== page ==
Into the Wind: Tales & Poetry of the Memaloose Hills
By Richard Benner
Once in his life a man ought to concentrate his mind upon the remembered earth....He ought to give himself up to a particular landscape in his experience, to look at it from as many angles as he can, to wonder about it, to dwell upon it.*
Richard Benner spent 15 months of the pandemic in a small house in the Memaloose Hills of the central Columbia Gorge. He walked the trails countless times and often left the trail to track an animal or find a favorded bird. As Momaday exhorted, he gave himself up to his beloved landscape. And he kept a journal that became Into the Wind.
The Wind tells of moisutre-laden clouds from the Pacific mixing with warm, dry air of the high desert to form phantasmic clouds. Of epic winds that send trees dancing toward the east and grasses surfing to the west. The Wind speaks of theNative Peoples' long presnec in the middle Gorge and the gifts coyoute bestowed upon them. Birds and flowers surprise and delight at every turn. He planted oaks and pines for each of his grandchildren so they could share his enchantment of the middle gorge.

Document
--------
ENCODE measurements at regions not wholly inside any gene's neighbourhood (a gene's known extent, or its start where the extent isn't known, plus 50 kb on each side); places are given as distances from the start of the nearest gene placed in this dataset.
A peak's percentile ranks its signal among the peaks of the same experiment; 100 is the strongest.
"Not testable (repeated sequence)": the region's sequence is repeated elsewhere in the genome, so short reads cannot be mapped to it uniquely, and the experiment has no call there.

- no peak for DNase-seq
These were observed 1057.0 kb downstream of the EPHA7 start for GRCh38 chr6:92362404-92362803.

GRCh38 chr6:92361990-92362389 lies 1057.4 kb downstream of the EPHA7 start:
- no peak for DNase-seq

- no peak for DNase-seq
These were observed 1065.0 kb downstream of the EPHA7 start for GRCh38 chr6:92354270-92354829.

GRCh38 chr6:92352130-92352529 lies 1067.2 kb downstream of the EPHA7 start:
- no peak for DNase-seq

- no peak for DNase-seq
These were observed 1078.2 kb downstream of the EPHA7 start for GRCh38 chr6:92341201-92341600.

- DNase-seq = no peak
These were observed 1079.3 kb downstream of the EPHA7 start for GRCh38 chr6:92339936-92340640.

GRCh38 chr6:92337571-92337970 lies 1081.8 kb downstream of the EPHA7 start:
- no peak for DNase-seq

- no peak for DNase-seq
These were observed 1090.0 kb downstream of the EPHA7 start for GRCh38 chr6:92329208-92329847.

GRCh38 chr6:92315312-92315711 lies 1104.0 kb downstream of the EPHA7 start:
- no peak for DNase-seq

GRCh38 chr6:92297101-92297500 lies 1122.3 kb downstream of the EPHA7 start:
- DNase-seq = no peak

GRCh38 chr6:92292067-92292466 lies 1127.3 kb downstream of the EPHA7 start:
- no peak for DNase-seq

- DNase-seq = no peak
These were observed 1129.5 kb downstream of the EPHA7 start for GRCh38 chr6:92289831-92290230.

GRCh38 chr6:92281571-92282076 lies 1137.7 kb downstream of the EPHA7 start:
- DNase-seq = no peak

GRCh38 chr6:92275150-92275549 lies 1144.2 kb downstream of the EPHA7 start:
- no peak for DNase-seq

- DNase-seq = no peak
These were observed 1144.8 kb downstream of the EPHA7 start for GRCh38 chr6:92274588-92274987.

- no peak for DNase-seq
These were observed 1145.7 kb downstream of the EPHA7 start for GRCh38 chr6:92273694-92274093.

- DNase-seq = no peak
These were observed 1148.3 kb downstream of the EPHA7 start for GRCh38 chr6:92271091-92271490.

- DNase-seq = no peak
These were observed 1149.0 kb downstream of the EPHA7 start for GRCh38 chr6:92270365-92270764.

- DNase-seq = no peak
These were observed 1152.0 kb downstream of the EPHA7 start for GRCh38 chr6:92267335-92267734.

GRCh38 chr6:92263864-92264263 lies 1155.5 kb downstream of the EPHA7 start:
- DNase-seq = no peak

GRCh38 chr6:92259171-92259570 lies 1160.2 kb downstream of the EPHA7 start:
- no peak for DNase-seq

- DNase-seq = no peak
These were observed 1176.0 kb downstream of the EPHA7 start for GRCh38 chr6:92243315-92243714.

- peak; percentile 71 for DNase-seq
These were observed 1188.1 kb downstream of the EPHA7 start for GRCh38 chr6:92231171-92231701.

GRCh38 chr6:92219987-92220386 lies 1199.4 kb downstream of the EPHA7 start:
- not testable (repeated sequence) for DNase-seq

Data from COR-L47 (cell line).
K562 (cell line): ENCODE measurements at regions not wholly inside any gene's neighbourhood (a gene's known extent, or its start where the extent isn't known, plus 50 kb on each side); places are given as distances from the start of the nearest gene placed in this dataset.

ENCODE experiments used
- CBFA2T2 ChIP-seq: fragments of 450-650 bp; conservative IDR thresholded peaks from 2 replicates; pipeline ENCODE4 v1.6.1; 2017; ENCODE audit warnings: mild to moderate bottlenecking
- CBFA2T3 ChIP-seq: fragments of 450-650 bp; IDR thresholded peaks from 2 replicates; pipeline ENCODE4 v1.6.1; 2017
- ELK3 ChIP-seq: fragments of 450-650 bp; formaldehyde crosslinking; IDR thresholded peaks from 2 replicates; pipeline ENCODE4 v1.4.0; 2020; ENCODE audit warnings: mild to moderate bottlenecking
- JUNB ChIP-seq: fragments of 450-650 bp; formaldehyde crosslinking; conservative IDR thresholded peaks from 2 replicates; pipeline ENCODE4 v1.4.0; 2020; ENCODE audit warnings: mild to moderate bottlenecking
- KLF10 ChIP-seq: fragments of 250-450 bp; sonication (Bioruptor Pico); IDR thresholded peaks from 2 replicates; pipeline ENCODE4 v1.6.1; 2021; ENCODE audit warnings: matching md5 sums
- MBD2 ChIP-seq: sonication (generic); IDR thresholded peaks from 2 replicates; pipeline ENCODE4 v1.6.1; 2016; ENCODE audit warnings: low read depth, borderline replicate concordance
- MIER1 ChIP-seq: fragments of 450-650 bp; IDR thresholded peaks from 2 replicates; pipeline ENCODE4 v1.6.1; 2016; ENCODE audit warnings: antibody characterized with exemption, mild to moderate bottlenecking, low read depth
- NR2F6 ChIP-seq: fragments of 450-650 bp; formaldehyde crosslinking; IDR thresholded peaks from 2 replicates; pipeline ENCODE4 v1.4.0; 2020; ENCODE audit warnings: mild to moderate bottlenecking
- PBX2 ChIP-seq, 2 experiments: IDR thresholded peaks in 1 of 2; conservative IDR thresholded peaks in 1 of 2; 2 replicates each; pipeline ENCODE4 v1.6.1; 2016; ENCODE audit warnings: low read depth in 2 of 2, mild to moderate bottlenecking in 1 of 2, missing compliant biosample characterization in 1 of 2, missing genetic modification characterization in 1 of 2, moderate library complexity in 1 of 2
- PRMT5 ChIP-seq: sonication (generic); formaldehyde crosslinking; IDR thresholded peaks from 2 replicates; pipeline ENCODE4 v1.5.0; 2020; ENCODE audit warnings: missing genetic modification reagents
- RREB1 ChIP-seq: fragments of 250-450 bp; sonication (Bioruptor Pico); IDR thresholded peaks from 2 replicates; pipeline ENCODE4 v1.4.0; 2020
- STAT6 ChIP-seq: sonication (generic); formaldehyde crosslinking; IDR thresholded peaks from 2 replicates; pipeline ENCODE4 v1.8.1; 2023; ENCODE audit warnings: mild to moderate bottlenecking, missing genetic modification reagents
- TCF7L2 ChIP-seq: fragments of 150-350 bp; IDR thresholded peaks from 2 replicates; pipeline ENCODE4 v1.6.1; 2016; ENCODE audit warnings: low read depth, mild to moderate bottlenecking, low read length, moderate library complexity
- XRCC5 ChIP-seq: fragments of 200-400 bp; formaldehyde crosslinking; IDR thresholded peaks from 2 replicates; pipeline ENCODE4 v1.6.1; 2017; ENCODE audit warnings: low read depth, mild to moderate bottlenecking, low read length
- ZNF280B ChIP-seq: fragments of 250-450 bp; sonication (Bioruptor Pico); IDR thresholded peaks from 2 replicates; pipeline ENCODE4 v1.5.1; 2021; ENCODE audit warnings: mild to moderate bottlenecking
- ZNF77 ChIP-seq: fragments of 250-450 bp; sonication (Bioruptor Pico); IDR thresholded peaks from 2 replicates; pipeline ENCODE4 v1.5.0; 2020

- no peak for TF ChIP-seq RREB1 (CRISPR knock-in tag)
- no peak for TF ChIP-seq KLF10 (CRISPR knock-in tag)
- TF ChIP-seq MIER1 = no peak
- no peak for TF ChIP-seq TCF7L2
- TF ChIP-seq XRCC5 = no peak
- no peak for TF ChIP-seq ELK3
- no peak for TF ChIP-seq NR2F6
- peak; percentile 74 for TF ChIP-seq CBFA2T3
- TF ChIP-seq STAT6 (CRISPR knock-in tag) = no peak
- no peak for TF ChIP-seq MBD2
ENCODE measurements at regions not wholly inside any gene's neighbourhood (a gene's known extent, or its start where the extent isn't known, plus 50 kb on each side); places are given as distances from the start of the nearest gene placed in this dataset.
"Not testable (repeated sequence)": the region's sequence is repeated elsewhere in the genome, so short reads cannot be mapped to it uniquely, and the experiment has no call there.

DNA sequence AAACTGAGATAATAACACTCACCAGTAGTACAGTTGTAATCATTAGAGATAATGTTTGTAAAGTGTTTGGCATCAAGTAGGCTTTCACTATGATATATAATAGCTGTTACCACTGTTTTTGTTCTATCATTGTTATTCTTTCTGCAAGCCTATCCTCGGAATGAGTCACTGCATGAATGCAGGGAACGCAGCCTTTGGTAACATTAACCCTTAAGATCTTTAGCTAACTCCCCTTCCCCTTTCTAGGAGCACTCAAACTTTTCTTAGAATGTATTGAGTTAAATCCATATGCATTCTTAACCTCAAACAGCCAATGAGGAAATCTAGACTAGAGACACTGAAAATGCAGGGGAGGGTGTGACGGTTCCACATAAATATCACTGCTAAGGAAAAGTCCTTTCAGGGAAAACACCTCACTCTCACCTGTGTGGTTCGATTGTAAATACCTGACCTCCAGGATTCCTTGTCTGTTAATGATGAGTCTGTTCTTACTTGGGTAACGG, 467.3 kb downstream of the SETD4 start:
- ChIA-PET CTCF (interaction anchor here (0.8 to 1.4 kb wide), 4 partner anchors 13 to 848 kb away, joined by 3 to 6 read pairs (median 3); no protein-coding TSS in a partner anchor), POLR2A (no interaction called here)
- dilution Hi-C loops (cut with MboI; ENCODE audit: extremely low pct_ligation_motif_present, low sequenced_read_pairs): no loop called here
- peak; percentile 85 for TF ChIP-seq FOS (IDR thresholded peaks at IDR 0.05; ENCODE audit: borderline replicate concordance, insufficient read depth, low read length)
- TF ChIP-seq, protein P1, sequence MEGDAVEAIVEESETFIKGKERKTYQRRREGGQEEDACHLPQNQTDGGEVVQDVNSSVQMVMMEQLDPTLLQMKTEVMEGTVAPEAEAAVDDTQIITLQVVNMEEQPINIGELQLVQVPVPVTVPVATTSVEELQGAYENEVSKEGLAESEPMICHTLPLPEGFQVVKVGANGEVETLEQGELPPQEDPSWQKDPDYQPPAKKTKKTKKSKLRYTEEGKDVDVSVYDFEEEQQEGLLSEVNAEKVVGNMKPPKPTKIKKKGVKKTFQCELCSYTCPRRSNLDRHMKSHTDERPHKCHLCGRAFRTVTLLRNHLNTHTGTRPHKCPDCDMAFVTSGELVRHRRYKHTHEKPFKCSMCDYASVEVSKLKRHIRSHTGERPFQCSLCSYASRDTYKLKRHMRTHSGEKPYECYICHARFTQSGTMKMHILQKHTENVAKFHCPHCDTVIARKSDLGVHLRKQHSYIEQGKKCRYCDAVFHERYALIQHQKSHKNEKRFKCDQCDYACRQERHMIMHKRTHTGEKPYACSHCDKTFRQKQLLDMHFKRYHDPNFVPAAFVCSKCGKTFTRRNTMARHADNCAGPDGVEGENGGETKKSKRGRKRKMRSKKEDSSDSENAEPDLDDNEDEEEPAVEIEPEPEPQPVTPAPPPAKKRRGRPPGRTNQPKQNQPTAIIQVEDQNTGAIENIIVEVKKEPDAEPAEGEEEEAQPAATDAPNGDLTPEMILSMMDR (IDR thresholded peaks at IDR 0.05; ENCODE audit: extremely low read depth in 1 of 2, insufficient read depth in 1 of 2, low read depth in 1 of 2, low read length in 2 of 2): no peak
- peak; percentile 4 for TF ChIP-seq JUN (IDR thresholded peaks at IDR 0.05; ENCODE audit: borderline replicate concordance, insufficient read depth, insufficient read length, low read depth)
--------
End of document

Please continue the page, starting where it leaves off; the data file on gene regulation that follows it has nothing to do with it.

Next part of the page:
The Wind closes with a Memaloose dream:
"I see the bullfrog's shadow puppet move beneath the ice on the willow pond. I catch chipping sparrows bouncing slowly in the tall grass, bowed by the snow. One flies to my outstretched finger and returns my gaze, its head tilted with curiosity."
Into the Wind will appeal to any lover of the Columbia River Gorge
* Narvarre Scott Momaday, Kiowan Author